Technological Breakthrough Of The Mintek Thermal Magnesium Process

Schoukens, A. F. S.
Organization: The Southern African Institute of Mining and Metallurgy
Pages: 6
Publication Date: Jan 1, 2006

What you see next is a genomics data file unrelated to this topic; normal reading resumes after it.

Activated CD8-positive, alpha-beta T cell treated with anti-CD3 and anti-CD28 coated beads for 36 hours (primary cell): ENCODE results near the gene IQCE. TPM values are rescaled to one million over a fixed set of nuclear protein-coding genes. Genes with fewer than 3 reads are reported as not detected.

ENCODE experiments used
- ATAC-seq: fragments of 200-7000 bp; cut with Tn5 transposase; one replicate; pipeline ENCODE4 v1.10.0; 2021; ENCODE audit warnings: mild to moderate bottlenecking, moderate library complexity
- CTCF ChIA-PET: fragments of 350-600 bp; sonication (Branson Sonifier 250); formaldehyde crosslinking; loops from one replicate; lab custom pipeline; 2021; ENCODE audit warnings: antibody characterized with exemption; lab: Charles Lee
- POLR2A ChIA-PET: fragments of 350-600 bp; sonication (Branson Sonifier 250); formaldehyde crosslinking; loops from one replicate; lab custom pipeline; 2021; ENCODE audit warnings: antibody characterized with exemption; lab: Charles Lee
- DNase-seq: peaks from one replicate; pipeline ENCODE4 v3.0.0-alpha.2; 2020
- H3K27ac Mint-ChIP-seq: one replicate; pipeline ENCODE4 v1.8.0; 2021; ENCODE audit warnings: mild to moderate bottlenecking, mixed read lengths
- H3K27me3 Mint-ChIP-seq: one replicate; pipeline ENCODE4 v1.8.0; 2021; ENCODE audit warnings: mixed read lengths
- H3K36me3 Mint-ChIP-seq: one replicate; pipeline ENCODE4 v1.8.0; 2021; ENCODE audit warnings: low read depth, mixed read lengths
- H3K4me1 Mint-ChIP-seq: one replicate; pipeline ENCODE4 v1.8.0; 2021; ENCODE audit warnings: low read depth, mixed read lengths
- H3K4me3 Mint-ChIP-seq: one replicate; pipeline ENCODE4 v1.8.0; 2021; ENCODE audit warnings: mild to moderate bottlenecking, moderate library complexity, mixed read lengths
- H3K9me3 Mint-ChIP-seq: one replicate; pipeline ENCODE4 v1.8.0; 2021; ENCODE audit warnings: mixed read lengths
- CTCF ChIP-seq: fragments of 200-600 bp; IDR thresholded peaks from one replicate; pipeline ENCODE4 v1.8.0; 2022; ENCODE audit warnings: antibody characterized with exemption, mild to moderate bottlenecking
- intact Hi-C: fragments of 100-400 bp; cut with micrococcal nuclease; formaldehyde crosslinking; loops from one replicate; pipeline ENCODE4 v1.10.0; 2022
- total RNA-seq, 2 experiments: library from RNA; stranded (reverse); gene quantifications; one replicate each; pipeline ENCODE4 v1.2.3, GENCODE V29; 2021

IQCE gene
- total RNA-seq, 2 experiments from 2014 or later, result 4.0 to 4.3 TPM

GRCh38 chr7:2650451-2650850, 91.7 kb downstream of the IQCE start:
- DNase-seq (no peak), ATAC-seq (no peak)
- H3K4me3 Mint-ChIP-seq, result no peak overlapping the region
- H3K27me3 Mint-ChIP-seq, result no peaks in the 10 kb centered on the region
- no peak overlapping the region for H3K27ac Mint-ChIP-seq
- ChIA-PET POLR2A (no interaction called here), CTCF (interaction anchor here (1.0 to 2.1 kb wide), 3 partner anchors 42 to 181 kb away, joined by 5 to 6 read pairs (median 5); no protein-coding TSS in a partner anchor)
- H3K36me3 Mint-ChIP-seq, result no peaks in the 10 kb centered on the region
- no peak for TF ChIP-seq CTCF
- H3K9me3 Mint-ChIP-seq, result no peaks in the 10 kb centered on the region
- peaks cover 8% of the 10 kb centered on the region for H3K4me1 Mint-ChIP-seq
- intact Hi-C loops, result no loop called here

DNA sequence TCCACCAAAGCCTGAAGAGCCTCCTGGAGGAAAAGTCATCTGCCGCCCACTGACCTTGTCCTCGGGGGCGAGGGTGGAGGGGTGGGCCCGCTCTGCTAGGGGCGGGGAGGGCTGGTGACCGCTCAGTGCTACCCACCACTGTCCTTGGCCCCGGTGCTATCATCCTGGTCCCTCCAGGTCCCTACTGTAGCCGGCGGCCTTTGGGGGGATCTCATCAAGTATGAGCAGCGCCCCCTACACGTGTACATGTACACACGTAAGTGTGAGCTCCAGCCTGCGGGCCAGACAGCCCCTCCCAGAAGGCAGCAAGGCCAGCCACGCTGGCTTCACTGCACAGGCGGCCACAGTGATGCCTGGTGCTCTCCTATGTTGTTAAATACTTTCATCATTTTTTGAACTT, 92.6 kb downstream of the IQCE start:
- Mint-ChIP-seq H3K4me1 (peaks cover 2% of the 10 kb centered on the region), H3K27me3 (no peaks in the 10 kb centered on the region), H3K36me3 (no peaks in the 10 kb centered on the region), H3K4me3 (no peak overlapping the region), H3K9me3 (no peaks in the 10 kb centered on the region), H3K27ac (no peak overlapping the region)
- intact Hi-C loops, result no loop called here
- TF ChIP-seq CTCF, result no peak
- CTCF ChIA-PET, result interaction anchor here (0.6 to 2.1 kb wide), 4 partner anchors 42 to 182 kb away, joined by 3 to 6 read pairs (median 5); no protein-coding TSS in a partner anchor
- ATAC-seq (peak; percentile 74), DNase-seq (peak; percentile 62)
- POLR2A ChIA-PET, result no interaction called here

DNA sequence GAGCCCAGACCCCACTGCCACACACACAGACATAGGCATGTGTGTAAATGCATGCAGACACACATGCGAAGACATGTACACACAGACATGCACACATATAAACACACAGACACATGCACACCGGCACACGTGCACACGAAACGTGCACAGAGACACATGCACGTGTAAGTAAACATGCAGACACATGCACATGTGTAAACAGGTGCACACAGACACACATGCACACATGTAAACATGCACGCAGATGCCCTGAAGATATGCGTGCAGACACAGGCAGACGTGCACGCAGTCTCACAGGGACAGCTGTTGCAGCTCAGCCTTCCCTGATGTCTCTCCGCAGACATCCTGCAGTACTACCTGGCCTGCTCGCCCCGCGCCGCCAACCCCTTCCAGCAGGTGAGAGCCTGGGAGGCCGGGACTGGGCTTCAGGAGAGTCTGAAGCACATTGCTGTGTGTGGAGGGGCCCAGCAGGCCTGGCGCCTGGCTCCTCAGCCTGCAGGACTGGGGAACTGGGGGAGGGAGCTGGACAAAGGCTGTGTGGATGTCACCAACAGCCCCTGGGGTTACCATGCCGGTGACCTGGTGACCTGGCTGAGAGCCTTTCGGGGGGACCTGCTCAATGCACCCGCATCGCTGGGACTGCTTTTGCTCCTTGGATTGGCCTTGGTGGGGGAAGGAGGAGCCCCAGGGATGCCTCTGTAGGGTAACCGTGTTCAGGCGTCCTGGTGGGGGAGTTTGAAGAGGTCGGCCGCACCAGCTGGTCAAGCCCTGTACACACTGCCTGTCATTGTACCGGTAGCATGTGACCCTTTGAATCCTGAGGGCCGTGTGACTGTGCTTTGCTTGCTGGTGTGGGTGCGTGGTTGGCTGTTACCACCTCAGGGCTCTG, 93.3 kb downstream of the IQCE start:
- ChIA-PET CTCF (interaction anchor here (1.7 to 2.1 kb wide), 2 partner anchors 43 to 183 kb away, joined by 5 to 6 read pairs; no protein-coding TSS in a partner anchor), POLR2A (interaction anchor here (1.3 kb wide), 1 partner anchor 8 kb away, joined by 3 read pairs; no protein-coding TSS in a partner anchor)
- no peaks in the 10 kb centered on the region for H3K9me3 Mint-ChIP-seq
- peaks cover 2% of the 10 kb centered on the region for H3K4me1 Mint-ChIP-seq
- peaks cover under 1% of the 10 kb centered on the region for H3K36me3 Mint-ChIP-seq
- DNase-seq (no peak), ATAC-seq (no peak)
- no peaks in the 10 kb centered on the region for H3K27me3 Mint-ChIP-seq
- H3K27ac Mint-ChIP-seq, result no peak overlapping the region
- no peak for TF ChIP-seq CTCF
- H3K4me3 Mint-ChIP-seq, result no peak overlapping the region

The Mintek Thermal Magnesium Process (MTMP) was successfully demonstrated in November 2004. The pilot plant was operated continuously for 8 days, during which about 30 tons of magnesium producing recipe was smelted in a DC (direct-current) arc furnace at a feed rate of 525 kg/h. The furnace was operated at power levels of 700 to 850 kW, resulting in slag tapping temperatures of 1600 to 1700°C. Magnesium extraction averaged 77 per cent and was as high as 85 per cent during good extraction periods. The furnace generated 70 to 85 kg/h magnesium vapour that was delivered to the condenser where the temperature was controlled at 680 to 720°C. The novel condenser captured the magnesium in a liquid state, which was tapped periodically as required. In total, 15 magnesium-tapping operations were carried out, proving that online magnesium tapping can be consistently performed without any major difficulty. About 3500 kg of crude magnesium was produced with a quality that was similar to, if not better than, that of the Magnetherm?s crude metal. The condensation efficiency averaged 85 per cent, and peaked at 87 per cent, which exceeded the target of 80 per cent set for the pilot scale. A brief magnesium market study was also carried out. Magnesium demand is expected to keep on growing by 6 to 8 percent over the next 10 years and could reach 2 million tons by the year 2020. The growth will be mainly in the die-casting sector for light-weight automotive applications. China is likely to remain the dominant supplier of primary magnesium but competitively priced non-Chinese magnesium producers will be needed to sustain the anticipated growth of 6 to 8 per cent over the next 10 years. In addition, a prefeasibility study was undertaken for a commercial plant. The study confirmed the relatively low capitalcosts of the MTMP process, as well as the competitiveness of theoperating costs, as compared to the industrial electrolytic process.
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